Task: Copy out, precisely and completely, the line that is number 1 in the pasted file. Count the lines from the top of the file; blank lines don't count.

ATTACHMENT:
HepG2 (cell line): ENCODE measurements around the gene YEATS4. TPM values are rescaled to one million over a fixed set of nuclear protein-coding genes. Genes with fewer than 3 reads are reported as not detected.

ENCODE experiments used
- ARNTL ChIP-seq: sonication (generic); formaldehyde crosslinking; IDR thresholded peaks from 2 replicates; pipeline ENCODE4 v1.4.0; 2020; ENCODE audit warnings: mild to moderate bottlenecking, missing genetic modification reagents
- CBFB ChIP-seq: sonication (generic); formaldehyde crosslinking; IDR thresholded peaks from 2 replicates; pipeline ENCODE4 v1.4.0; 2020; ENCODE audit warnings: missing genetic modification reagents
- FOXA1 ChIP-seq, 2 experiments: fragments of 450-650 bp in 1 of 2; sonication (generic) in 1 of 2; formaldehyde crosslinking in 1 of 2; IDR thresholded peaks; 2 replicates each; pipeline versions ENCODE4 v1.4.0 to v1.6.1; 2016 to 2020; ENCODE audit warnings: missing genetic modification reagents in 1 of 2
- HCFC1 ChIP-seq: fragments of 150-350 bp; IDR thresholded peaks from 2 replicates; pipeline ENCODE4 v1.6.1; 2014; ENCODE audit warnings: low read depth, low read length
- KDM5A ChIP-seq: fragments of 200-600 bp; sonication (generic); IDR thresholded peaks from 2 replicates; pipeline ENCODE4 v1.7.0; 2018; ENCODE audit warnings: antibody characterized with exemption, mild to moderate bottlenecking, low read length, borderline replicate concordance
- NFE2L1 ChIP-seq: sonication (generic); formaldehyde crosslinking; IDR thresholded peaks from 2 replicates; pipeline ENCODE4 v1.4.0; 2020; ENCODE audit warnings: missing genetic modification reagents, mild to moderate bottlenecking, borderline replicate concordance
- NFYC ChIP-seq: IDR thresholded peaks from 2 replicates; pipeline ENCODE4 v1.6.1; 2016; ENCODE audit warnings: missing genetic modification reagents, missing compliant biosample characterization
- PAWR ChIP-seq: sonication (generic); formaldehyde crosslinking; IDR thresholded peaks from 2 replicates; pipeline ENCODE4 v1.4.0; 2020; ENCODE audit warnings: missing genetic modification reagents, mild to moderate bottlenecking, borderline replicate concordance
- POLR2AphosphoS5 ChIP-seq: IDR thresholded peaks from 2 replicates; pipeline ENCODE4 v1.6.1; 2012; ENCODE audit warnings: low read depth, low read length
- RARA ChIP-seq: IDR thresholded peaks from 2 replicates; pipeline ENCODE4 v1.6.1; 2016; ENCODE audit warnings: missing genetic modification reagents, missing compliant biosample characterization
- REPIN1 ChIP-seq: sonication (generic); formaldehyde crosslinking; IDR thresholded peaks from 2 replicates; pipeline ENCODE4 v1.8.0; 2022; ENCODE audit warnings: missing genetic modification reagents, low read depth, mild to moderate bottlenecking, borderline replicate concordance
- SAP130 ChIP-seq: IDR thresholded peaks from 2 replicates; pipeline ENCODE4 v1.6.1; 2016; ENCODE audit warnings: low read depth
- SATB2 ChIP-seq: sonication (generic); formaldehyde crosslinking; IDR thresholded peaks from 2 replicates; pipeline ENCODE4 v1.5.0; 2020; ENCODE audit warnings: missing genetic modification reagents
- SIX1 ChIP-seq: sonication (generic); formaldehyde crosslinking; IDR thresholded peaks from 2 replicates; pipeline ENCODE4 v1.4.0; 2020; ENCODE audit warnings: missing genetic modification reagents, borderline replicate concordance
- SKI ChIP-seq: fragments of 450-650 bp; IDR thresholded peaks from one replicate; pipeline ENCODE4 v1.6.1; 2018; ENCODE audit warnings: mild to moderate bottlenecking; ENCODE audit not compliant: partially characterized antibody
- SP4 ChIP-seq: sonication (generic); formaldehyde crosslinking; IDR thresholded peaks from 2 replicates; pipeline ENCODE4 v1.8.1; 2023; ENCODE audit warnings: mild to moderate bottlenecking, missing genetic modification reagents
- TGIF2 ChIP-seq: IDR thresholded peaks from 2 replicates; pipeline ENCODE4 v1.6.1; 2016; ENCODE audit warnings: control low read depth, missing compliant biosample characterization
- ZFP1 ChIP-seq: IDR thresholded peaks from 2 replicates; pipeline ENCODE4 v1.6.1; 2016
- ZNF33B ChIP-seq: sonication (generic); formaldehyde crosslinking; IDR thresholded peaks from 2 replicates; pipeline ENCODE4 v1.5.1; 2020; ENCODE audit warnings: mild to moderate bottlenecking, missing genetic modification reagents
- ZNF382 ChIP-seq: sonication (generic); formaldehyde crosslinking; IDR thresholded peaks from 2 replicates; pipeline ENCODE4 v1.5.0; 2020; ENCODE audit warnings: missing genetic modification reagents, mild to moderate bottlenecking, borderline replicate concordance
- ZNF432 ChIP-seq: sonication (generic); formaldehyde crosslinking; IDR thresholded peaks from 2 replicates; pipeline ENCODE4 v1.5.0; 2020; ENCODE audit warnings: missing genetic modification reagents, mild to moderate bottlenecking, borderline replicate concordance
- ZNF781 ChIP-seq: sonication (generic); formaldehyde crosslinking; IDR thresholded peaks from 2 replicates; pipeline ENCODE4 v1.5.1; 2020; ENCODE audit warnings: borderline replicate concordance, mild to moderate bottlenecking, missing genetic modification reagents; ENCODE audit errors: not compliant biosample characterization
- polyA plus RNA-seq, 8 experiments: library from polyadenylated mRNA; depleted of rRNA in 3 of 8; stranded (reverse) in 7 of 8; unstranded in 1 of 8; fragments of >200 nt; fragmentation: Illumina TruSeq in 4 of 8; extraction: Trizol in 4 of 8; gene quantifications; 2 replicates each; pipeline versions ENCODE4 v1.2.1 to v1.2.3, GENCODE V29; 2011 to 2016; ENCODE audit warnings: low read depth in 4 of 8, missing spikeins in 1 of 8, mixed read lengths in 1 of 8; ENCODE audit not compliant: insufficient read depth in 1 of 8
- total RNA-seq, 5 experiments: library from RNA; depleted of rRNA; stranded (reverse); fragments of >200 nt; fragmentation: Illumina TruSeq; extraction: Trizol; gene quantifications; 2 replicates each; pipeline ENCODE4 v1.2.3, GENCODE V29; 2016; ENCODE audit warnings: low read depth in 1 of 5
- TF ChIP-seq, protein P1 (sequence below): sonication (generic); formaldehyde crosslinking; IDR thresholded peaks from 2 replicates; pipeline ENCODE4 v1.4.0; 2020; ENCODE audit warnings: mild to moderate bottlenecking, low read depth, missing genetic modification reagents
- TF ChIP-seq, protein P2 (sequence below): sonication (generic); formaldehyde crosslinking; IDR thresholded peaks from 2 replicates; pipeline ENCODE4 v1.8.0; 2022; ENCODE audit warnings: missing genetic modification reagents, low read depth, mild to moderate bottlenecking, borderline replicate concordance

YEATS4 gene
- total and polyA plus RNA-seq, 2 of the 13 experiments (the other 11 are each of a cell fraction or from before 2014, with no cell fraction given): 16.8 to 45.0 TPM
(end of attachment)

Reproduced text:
HepG2 (cell line): ENCODE measurements around the gene YEATS4. TPM values are rescaled to one million over a fixed set of nuclear protein-coding genes. Genes with fewer than 3 reads are reported as not detected.